Joel Campbell celebrates the third goal scored against goalkeeper Tim Howard during the FIFA 2014 World Cup qualifier at Estadio Nacional in San Jose, Costa Rica. (Kevin C. Cox/Getty Images)

The U.S. men’s national soccer team carried the world’s longest winning streak and the tantalizing, albeit distant, prospects of securing an early World Cup berth into Friday night’s qualifier.

But this is Costa Rica. And the Americans do not win in Costa Rica. Not on the brutal turf of Saprissa Stadium and, on their visit to a new venue, not at National Stadium.

The Ticos scored twice in the first nine minutes to claim a 3-1 victory and overtake the United States for first place in the six-team regional standings. Although the Americans (4-2-1, 13 points) remain on course to earn one of three automatic berths in Brazil next summer, the road became a little more complicated with three matches left.

“We know it’s going down to the wire, it’s going down to the last game,” U.S. Coach Juergen Klinsmann said.

On Tuesday in Columbus, Ohio, they will face bitter rival Mexico (1-1-5, eight points), which is reeling from a 2-1 home loss to Honduras on Friday.

Costa Rica (4-1-2, 14) defeated the United States for the seventh consecutive time in San Jose and improved to 8-0-2 at home in the all-time series. The Ticos also avenged a qualifying loss in snowbound Denver in March — the source of much bitterness then and now.

The Americans, weakened by midfielder Michael Bradley’s late scratch with an injury, answered their poor start with Clint Dempsey’s penalty kick just before halftime and a promising second half. But Joel Campbell’s goal in the 75th minute sealed the outcome and ended the U.S. winning streak at 12.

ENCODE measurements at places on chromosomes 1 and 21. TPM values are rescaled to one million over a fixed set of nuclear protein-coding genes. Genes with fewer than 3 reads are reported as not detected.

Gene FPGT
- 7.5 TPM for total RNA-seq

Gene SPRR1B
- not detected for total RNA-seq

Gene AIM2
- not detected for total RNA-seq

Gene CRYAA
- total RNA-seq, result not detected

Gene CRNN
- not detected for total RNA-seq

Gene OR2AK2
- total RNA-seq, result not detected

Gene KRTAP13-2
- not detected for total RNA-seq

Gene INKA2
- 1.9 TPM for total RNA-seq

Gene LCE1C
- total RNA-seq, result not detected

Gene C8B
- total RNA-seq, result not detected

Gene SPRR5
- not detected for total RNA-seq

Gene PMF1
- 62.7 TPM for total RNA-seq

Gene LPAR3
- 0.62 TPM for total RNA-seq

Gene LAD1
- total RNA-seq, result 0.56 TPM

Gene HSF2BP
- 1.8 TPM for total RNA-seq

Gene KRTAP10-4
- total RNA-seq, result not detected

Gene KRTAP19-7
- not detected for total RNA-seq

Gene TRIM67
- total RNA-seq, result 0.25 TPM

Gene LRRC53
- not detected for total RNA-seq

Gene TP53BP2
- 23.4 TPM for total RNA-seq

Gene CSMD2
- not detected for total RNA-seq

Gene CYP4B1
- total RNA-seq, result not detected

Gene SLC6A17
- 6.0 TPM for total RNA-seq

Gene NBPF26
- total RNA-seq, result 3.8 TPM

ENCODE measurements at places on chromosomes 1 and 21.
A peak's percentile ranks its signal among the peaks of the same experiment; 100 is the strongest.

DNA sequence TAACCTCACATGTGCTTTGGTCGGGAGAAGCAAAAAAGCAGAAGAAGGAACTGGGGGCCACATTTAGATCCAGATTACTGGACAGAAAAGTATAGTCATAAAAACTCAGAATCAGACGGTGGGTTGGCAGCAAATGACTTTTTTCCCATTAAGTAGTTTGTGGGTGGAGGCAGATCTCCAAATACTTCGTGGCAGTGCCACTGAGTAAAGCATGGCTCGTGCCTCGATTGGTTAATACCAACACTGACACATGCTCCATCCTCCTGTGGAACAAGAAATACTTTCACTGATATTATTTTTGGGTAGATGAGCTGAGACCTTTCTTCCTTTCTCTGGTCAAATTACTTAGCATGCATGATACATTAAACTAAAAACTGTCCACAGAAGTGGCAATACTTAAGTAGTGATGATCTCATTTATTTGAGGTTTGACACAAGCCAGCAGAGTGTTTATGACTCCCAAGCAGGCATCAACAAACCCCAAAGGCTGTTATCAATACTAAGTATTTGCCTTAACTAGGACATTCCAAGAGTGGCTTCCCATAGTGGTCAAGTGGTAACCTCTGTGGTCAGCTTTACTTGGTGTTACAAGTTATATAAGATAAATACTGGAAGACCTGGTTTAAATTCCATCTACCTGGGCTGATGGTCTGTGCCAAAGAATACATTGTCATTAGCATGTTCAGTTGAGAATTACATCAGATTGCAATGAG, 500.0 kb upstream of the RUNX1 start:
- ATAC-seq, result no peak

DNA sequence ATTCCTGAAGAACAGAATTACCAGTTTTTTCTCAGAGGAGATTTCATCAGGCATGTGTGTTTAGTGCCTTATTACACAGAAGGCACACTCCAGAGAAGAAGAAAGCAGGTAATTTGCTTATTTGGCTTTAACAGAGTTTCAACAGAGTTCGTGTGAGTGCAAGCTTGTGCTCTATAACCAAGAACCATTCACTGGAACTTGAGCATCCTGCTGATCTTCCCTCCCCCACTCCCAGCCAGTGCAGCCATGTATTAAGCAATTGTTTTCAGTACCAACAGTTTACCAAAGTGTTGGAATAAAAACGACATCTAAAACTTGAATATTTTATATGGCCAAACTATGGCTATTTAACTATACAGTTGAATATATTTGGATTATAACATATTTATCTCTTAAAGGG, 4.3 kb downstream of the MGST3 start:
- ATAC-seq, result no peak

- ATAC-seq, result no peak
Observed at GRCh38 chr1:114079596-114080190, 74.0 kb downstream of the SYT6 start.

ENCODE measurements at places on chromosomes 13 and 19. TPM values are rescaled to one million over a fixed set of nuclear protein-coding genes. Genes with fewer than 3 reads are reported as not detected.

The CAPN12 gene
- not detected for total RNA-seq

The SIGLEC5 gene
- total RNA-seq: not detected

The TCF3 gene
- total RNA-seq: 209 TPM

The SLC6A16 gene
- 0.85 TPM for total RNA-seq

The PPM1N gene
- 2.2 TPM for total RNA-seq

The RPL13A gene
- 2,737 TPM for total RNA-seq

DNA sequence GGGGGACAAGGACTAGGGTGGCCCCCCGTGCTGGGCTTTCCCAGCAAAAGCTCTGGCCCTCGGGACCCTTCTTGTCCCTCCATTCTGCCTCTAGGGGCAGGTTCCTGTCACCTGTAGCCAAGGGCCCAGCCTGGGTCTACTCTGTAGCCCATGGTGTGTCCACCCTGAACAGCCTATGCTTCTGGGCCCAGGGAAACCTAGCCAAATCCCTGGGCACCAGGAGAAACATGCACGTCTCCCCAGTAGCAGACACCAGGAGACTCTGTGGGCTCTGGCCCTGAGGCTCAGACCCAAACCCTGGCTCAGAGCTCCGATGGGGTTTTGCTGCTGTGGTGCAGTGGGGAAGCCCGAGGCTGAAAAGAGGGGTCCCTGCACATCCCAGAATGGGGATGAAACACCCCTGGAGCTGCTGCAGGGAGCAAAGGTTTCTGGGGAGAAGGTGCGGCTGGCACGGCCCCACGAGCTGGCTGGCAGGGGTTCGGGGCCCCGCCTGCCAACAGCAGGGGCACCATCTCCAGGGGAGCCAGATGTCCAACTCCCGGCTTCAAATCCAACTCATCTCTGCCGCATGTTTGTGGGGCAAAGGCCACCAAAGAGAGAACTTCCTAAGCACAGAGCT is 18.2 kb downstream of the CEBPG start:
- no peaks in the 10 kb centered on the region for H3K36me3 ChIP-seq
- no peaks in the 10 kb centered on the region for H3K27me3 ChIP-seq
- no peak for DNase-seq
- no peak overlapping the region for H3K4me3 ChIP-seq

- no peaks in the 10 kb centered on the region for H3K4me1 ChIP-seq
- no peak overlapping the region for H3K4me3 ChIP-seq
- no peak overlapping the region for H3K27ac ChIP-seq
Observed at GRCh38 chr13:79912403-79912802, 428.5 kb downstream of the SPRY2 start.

Seasonal thunderstorms rolled into the Central Valley at midday, threatening, but failing miserably, to dampen the spirits of a city and country. Mata Redonda, the neighborhood housing the two-year-old stadium, bustled with activity as kickoff approached.

Costa Ricans like to think of themselves as the happiest people on earth. And who could blame them? It’s almost paradise. But with the first-place Americans in town and memories of the first frosty meeting lingering, the Ticos were in a feisty and determined mood.

The setting was awesome — a cauldron of sights and sounds to rival the most fanatical soccer stages around the globe.

Klinsmann offered one major twist to the U.S. lineup: Michael Orozco at right back instead of Geoff Cameron or Michael Parkhurst. Orozco had not appeared in a qualifier in almost five years and was regarded as cover at center back.

That was planned. This was not: Bradley sprained an ankle during warmups and Cameron was summoned. Bradley does not offer Landon Donovan’s flash, Jozy Altidore’s menace or Dempsey’s cool. But he is the most important element in Klinsmann’s cause — a poised, two-way player who disrupts and creates.

“It maybe shocked the team a little bit, and when you get 1-0 down after a minute, it makes it even more difficult,” Klinsmann said.

Would his presence have altered the first nine minutes? Maybe. But the Ticos were playing with such speed and confidence, no one was going to impede them.

Just like four years ago, when Costa Rica set the tone with an early goal, the Ticos went ahead in the second minute. Johnny Acosta met Campbell’s corner kick for a header into the near side.

Seven minutes later, Cristian Bolańos served a wonderful ball from the left wing. Celso Borges made a hard run into the penalty area and met Bolańos’s offering in stride to head the ball past Tim Howard.

The crowd reaction might have awakened a dormant volcano. Or given birth to a new one.

The Americans dodged further trouble before the half: Howard made a one-on-one save on Campbell and referee Marco Rodriguez ignored two Costa Rican pleas for penalty kicks.

The match turned just before intermission when, against the tide, Costa Rican goalkeeper Keylor Navas took down Fabian Johnson attempting to connect with Graham Zusi’s quick free kick.

Navas read Dempsey’s penalty kick well, but the shot was struck with such power, it caromed off the keeper and into the net.

The Americans continued to gain traction after the break, seizing possession and serving threatening balls. In the 56th minute, Dempsey’s 20-yard effort nicked the outside of the left post.

With the United States pressing for the equalizer, Campbell latched onto Jose Miguel Cubero’s clearance, outpaced Matt Besler and slipped the ball between Howard’s legs.

Notes: Bradley will be given an MRI exam Saturday in Columbus. His status for Tuesday’s game remains uncertain. . . . Cameron, Besler and Altidore will miss the Mexico game with yellow card suspensionos.